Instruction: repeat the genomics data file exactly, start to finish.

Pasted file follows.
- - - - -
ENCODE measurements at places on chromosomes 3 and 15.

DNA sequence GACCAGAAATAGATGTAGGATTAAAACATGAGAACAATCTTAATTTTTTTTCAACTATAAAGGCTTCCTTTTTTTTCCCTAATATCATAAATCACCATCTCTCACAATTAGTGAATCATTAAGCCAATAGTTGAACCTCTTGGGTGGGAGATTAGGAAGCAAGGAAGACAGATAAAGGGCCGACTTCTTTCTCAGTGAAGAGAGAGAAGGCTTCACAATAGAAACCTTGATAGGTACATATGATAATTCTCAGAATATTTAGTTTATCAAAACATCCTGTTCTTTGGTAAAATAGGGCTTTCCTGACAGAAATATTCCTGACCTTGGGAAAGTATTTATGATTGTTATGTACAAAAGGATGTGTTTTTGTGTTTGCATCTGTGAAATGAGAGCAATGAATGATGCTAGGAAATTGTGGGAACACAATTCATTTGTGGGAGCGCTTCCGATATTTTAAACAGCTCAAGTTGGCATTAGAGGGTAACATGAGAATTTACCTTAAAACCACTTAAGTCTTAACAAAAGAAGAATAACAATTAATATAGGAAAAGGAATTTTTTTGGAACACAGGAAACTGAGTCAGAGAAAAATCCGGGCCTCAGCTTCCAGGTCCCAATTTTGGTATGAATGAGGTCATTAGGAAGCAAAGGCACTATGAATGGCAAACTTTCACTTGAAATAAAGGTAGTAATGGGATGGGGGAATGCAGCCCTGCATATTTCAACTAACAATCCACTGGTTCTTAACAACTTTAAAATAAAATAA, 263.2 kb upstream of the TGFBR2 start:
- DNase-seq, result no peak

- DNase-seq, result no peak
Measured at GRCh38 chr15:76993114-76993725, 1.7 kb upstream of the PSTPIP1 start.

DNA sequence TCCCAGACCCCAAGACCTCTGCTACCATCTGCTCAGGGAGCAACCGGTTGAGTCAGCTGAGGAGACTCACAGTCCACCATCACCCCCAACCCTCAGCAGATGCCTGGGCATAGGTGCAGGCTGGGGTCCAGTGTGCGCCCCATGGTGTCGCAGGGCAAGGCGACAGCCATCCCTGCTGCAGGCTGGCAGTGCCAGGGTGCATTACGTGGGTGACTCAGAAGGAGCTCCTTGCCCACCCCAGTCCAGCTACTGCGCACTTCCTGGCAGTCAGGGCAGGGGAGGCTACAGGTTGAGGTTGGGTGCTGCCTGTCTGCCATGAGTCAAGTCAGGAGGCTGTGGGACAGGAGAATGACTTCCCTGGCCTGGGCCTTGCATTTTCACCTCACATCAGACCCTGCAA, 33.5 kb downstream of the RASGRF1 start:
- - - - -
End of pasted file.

ENCODE measurements at places on chromosomes 3 and 15.

DNA sequence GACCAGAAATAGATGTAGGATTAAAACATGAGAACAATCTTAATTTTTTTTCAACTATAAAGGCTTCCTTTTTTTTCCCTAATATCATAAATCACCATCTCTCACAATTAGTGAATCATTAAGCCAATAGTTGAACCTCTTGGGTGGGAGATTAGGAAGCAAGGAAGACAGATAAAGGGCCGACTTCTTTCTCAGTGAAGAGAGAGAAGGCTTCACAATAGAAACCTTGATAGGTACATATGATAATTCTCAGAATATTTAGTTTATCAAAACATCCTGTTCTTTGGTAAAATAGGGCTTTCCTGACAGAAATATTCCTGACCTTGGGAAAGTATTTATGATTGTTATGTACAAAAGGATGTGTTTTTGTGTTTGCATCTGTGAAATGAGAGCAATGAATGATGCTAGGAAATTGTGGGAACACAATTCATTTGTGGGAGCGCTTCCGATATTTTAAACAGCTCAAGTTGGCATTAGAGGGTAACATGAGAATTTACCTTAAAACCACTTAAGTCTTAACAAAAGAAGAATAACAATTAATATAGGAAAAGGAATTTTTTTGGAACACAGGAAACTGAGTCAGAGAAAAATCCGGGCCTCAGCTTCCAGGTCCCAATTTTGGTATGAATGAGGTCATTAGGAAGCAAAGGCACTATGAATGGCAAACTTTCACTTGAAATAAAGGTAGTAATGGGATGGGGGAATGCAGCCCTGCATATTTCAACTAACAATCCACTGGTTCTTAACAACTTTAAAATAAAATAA, 263.2 kb upstream of the TGFBR2 start:
- DNase-seq, result no peak

- DNase-seq, result no peak
Measured at GRCh38 chr15:76993114-76993725, 1.7 kb upstream of the PSTPIP1 start.

DNA sequence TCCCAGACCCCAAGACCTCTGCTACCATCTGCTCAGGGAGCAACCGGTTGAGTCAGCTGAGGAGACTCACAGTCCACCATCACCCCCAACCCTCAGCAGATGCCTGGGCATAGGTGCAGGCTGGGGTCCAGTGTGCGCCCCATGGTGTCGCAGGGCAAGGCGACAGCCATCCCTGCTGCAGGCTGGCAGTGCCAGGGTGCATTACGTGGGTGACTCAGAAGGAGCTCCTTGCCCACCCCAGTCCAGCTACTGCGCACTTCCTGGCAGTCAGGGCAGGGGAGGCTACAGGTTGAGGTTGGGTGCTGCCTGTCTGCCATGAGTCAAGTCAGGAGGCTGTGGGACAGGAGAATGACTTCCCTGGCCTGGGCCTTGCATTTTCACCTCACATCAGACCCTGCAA, 33.5 kb downstream of the RASGRF1 start: